I Heard Joy and Justice in the Baltimore Men’s Chorus

Last Friday, I did not sit before a sky filled with thousands of heavenly messengers, but I did sit in the church sanctuary before a dozen and a half members of the Baltimore Men’s Chorus. They sang “Make them Hear You,” a song from the musical Ra gtime. It’s not a new song, but I heard it for the first time that night. The song opens with the words, “Go out and tell your story, let it echo far and wide, make them hear you.” Those words brought to mind a scripture appropriate for the middle of Advent, the scene from Luke’s gospel when a messenger of the Lord appears to shepherds outside of Bethlehem. That messenger announces the birth of Jesus, a savior for all people, and urges the shepherds to seek him out.

I’m sure the shepherds heard the messenger the first time.

And yet, in the next line thousands of messengers join the first. They fill the night sky, singing and proclaiming the glory of God. The scene unfolds as if the heavenly host were enacting one simple command from their Lord: Make them hear you.

The shepherds did hear them, and so did all who sat in Saint Luke’s Friday night.

“Make Them Hear You” echoed in my ears all weekend. If you haven’t heard it, go listen to it. The lyrics open with a story of how “justice was denied,” but as the song continues, it illustrates how telling such a story can bring justice in future generations. Listening to Maryland’s longest-running LGBTQ+ performing arts organization sing beneath a two-story-tall portrait of Jesus felt like a small part of that justice achieved, a testament to the radical love and inclusion of one church on the corner of an avenue in Baltimore, Maryland.

In one feeding trough, tucked in the corner of a small town in Bethlehem of Judea, a woman who was once on the brink of being shunned by her own community gave birth to Jesus, our liberating king, whose singular purpose was to bring justice previously denied all of humanity. Justice was his battle. It still is, which makes the end of “Make Them Hear You” as perfect for the Christmas season as its refrain:

Your sword could be a sermon

Or the power of the pen

Teach every child to raise his voice

And then my brothers, then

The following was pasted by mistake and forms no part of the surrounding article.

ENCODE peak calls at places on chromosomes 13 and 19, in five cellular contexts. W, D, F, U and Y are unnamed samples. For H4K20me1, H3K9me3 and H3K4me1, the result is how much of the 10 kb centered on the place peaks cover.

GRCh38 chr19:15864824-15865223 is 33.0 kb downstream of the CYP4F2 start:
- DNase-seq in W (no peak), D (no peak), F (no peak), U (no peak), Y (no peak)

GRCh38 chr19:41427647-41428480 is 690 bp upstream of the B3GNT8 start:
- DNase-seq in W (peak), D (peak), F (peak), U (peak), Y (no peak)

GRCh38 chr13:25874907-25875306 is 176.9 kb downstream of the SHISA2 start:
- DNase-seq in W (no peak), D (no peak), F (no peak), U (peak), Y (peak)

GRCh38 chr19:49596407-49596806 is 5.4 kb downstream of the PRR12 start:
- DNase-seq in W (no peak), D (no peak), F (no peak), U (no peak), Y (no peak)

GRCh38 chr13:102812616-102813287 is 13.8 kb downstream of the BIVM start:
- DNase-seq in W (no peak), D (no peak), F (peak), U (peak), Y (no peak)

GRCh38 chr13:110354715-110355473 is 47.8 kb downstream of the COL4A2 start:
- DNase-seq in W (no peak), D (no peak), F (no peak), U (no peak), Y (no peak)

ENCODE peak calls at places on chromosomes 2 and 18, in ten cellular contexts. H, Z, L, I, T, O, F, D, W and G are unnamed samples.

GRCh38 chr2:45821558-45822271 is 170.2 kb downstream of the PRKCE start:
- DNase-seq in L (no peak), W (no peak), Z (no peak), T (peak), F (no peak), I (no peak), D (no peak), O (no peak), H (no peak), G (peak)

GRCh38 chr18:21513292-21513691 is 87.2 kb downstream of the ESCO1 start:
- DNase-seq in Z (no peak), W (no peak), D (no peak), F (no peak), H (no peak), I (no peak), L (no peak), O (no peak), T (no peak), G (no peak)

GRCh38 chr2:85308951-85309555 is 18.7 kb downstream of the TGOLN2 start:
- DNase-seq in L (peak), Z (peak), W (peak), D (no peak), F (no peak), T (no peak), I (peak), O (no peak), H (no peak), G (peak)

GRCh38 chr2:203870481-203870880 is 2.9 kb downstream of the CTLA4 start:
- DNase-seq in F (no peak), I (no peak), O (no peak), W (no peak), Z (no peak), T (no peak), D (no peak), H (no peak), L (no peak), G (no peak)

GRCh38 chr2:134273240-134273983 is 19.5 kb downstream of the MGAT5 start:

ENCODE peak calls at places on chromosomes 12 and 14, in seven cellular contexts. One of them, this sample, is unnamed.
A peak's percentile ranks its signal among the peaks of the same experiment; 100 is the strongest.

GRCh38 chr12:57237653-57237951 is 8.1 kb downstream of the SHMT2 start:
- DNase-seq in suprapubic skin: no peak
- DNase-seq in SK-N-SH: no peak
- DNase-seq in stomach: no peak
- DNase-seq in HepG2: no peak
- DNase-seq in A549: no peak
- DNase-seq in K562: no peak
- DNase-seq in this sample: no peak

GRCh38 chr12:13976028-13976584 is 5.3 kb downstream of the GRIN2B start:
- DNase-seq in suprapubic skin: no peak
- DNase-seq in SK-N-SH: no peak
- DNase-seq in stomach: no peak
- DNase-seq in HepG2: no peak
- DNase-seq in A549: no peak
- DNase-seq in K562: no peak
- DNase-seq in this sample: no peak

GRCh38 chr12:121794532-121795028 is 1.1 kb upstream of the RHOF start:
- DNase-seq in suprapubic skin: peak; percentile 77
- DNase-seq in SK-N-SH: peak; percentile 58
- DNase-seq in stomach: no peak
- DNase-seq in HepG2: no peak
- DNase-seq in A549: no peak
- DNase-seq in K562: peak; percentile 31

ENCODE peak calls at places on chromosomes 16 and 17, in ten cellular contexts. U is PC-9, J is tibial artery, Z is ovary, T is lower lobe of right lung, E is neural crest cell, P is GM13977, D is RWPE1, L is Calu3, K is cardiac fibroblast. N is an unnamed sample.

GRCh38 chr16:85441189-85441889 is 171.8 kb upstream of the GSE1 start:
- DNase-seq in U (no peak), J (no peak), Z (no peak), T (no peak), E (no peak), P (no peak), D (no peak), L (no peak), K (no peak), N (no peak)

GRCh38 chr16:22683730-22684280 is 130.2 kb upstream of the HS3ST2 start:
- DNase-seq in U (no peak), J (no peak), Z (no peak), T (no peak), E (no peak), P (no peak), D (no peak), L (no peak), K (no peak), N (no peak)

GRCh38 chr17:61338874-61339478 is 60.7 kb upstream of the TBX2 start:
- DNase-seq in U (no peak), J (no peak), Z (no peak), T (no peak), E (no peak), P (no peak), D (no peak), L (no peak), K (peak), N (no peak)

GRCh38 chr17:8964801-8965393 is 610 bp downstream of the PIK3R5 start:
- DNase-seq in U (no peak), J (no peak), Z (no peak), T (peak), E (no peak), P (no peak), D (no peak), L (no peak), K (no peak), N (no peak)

Will justice be demanded by ten million righteous men

Make them hear you-

When they hear you,

I’ll be near you


I imagine those final lines as Christ speaking to us, telling us that when we speak of justice - of radical love that stems from compassion, not judgment or accusation - He will be near us. He does, in fact, tell us this in scripture when he says, in Matthew 18, “For when two or three of you are gathered in my name, I am there in the midst of them.”

But what does that look like?

One thing I’ve grown to understand about God’s love is that it always starts with the heart, our own hearts. I know in the coming weeks I will face family and friends who will challenge my sense of compassion. These are the people I am closest with, for whom I feel the most overwhelming gratitude and love. And yet, these are also the people with whom, over so many years, dozens of petty injustices have accumulated.

These injustices are not the same level of injustice that “Make Them Hear You” addresses, but how do we address pervasive, systemic issues like an opioid epidemic and institutionalized white supremacy when we are busy nursing wounds in our own hearts?

An often quoted line by the Reverend Doctor Martin Luther King Jr. goes, “Injustice anywhere is a threat to justice everywhere.” I believe this is true geographically, but I also believe it’s true emotionally and spiritually. Wounds in our hearts affect our minds, which guide our hands and feet. If we do not address the injustices we feel in our own lives, how can we be whole enough to serve others?

Leading up to the Christmas season, we often hear Jesus’s birth presented in opposition to our holiday celebrations. We hear lines like, “Remember the reason for the season.” But 33 years after our savior’s birth, he began his ministry at a wedding, a joyful celebration of friends and family. I believe our journey to becoming the “ten thousand righteous” people “Make Them Hear You” speaks of begins with healing, because when we are healed and whole, then we can be the strong voices our community needs us to be.

So celebrate. Embrace this season with wild love and compassion. Gather with the people for whom you are dying to express your overflowing love and gratitude. Make them hear you.

Full lyrics to “Make Them Hear You”

Go out and tell our story

Let it echo far and wide

Make them hear you

Make them hear you

How Justice was our battle

And how Justice was denied

Make them hear you

Make them hear you

And say to those who blame us

For the way we chose to fight,

That sometimes there are battles

That are more than black or white

And I could not put down my sword

When Justice was my right

Make them hear you

Go out and tell our story to your daughters and your sons

Make them hear you

Make them hear you

And tell them, "In our struggle,

We were not the only ones"

Make them hear you

Make them hear you

Your sword could be a sermon

Or the power of the pen

Teach every child to raise his voice

And then my brothers, then

Will justice be demanded by ten million riteous men

Make them hear you-

When they hear you, I'll be near you


Source: Musixmatch.com

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St. Luke's Church on the Avenue is a local community of the Delaware-Maryland Synod

St. Luke's Church on the Avenue

800 W. 36th Street

Baltimore, MD 21211



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